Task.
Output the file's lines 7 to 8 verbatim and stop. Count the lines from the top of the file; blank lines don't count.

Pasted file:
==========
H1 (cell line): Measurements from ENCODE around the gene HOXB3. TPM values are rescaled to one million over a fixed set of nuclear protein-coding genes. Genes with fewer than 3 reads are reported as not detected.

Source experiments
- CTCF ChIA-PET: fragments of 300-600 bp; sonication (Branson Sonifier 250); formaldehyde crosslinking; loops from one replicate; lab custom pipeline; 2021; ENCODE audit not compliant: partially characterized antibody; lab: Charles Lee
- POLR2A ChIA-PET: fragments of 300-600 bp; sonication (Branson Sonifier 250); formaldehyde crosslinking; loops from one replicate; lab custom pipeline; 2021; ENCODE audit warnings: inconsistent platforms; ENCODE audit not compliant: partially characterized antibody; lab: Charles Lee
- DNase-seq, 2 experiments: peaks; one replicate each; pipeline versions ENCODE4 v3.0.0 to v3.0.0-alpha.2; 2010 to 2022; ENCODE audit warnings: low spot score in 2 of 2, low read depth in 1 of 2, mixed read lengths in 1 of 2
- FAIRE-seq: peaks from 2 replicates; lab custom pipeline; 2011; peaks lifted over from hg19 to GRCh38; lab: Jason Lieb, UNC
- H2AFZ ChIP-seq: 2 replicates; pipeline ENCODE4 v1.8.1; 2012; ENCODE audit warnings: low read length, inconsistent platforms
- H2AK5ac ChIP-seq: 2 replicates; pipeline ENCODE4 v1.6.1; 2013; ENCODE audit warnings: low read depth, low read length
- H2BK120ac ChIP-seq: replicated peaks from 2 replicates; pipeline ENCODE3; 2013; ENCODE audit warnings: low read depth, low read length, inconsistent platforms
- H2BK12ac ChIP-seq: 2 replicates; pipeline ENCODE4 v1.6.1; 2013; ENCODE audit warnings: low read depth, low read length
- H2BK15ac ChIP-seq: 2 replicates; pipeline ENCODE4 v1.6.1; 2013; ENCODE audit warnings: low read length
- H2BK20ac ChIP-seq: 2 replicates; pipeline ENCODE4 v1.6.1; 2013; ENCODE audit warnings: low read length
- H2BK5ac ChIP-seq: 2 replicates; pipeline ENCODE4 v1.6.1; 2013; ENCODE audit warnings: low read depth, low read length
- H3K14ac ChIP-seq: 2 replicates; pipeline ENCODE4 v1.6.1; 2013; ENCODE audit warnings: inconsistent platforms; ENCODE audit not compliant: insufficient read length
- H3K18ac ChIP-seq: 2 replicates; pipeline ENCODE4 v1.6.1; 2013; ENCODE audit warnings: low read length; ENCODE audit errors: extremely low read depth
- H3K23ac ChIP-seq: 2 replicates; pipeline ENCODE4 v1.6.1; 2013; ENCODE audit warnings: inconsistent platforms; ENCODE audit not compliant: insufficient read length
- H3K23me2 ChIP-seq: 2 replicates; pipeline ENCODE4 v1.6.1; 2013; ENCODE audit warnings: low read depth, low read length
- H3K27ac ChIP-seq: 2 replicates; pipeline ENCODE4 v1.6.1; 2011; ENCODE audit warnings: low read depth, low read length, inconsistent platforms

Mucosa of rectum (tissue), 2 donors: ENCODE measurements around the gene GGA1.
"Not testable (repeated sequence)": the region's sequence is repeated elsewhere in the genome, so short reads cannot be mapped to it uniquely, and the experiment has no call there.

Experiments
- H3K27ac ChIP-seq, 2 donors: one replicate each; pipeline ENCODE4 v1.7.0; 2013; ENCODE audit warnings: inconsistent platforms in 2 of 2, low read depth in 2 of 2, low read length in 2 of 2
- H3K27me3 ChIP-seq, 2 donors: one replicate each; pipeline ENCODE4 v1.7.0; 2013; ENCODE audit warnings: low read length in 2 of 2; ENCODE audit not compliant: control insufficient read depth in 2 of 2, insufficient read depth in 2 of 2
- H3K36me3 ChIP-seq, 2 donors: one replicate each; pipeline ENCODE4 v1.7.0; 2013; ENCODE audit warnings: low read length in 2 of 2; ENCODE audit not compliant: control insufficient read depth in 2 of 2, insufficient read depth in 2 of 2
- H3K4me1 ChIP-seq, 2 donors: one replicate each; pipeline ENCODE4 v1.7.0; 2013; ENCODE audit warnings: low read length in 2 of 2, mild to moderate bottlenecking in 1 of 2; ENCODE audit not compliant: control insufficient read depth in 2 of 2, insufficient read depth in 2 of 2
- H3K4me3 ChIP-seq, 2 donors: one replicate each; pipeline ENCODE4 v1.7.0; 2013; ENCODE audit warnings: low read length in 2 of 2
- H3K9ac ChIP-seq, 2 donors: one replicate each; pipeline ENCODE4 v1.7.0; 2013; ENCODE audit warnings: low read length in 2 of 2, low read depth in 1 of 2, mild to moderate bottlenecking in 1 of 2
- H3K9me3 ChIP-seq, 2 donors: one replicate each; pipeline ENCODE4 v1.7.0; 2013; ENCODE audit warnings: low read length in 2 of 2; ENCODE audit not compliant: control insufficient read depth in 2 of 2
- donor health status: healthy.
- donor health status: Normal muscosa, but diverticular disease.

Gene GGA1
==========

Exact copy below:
- H2AFZ ChIP-seq: 2 replicates; pipeline ENCODE4 v1.8.1; 2012; ENCODE audit warnings: low read length, inconsistent platforms
- H2AK5ac ChIP-seq: 2 replicates; pipeline ENCODE4 v1.6.1; 2013; ENCODE audit warnings: low read depth, low read length